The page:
One Ontario doctor is trying to backpedal her way out of a disparaging comment she made about cannabis mere days before legalization goes into effect. President of the Ontario Medical Association, Dr. Nadia Alam, walked back her suggestion that cannabis is a gateway to harder drugs, saying “What I would say is that I misspoke, I misunderstood,” to CBC News.
On Saturday Alam woke up to a whole lotta haters after a London Morning segment aired on Thursday, touting Alam’s said stance on recreational cannabis. The doctor apologized in a Tweet, saying, “I apologize. I misspoke. Recreational cannabis is NOT a gateway drug. I thank my colleagues for correcting me. Decriminalization & harm reduction create safer, healthier communities. Illness should be treated without stigma.”
The doctor patient relationship in Canada is still on shaky ground when it comes to cannabis. In a Nanos study commissioned by OMA, a whopping 53 percent of Canadians said that they weren’t comfortable bringing up cannabis to their doctors. That’s a lot of people, considering that Canada has had legal medical marijuana since 2001 and is now legalizing period.
Canadian cannabis activist Jodie Emery said that misinformation like the gateway theory can only hurt her fellow citizens. “When doctors spread this kind of fear about cannabis being a gateway drug to harder drugs, they’re perpetuating the ‘reefer madness’ we’re supposed to be moving away from,” she stated.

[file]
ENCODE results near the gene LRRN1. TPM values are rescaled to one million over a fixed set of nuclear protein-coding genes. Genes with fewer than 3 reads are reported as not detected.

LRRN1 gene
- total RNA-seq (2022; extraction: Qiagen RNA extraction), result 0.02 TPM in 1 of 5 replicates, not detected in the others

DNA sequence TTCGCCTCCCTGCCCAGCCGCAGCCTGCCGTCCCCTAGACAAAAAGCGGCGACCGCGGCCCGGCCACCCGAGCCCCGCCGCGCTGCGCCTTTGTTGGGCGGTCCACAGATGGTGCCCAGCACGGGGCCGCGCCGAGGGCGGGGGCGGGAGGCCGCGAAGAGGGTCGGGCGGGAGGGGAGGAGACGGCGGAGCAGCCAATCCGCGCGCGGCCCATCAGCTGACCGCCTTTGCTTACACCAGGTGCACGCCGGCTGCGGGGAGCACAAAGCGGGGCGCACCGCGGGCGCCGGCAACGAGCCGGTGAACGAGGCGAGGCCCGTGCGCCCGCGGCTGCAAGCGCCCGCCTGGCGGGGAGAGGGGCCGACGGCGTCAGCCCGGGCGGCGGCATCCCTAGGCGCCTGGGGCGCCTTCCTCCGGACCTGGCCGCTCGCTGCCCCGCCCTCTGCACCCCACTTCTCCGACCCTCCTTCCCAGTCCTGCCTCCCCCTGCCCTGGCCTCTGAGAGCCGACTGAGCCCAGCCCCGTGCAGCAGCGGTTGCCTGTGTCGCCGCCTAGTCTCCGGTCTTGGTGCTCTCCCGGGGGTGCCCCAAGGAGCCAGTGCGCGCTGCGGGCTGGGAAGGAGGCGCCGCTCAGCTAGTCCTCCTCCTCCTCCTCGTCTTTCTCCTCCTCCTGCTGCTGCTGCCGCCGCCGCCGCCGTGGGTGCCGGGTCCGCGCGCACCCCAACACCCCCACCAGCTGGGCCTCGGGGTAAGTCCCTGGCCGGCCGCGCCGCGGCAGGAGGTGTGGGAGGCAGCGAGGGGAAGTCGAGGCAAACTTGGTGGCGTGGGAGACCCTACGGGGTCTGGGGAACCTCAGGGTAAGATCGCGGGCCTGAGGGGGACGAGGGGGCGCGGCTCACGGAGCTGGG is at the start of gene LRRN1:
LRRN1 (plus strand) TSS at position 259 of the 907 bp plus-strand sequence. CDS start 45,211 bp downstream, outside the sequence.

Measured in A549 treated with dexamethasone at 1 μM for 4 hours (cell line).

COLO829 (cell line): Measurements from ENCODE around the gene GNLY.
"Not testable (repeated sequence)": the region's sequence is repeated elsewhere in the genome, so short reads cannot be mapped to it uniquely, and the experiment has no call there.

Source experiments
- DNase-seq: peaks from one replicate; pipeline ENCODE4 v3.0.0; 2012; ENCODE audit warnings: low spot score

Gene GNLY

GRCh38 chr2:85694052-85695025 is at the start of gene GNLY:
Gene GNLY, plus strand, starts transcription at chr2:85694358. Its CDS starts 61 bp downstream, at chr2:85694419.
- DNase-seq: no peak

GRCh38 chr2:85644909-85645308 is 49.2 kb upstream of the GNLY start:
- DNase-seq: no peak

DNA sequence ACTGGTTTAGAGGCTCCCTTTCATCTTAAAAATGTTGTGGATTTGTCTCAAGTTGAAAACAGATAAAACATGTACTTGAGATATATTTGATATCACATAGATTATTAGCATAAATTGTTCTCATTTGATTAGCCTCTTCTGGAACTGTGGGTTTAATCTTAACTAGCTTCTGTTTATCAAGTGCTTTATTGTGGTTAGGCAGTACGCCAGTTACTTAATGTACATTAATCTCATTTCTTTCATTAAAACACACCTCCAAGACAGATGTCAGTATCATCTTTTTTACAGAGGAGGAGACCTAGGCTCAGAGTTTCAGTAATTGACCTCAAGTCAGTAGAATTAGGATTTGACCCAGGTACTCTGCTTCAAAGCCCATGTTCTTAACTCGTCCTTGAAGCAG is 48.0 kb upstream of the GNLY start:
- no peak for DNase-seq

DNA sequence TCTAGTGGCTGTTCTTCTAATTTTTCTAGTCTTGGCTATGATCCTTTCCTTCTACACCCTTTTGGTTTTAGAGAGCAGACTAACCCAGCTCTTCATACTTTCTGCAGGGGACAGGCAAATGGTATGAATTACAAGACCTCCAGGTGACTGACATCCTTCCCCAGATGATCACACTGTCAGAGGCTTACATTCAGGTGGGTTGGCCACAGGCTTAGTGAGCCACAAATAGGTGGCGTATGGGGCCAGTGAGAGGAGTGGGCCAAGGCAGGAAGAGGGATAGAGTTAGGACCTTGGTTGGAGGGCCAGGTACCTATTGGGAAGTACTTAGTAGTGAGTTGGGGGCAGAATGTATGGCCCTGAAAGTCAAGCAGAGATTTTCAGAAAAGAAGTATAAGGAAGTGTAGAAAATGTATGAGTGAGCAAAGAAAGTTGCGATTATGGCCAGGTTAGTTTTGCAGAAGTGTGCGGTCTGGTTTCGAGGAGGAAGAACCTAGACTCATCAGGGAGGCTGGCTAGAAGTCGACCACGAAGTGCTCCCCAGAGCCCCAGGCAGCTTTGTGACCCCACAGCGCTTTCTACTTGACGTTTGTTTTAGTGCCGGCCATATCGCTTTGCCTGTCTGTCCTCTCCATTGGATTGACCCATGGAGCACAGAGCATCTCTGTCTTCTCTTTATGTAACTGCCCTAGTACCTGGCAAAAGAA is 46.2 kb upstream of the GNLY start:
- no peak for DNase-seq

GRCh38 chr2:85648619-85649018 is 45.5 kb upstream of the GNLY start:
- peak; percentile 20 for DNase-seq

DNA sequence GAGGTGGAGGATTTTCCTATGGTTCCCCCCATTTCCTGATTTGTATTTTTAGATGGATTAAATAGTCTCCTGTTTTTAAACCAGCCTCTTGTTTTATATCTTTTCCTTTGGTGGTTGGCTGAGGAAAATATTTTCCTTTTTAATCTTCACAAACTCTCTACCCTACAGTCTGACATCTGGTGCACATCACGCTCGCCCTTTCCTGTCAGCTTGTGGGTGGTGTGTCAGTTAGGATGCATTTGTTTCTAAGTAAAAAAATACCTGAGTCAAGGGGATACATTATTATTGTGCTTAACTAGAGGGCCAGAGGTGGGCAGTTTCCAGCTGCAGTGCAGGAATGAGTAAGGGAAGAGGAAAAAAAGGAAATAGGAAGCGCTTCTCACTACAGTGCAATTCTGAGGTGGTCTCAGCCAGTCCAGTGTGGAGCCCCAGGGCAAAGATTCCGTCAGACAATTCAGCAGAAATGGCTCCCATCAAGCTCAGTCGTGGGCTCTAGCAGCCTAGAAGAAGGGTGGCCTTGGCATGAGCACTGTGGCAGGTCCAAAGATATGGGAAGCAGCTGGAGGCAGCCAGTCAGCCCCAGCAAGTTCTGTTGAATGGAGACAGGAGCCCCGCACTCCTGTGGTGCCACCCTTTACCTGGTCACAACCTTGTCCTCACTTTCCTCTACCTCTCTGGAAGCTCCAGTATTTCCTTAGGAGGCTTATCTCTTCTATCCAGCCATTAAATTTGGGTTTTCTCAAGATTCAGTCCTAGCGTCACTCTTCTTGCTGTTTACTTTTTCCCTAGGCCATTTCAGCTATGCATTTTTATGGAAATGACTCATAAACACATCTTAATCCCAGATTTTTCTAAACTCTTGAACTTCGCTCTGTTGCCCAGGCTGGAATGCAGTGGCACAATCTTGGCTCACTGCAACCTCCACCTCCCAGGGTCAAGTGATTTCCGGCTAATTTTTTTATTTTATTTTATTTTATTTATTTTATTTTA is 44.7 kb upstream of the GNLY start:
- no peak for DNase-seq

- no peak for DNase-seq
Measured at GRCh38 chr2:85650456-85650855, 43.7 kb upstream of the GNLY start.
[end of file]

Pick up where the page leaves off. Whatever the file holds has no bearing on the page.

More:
Emery also believes that the stigma will fall away with the passage of time. “The stigma will start to break down and that is a net benefit, but people still need to be aware there is still a lot of stigma, still a lot of discrimination.”
The cannabis-focused Dr. Michael Verbora said that Alam was working off of out of date information. He said there was a common reticence about cannabis in the medical realm. “Cannabis is so stigmatized and that’s just because in the medical community, the way we talk about it, the way we educate on it, we only talk about the harms and we don’t talk about the benefits.”
In the way of example, Verbora pointed out that there is now 20 years worth of research on the endocannabinoid system, but the information still isn’t being taught at medical schools. The endocannabinoid system is a sweeping set of receptors that allow cannabis to do whatever job needs doing, from being an anti-inflammatory to stimulating the appetite, and it’s another reason why the latest education needs to become common knowledge, and the sooner the better.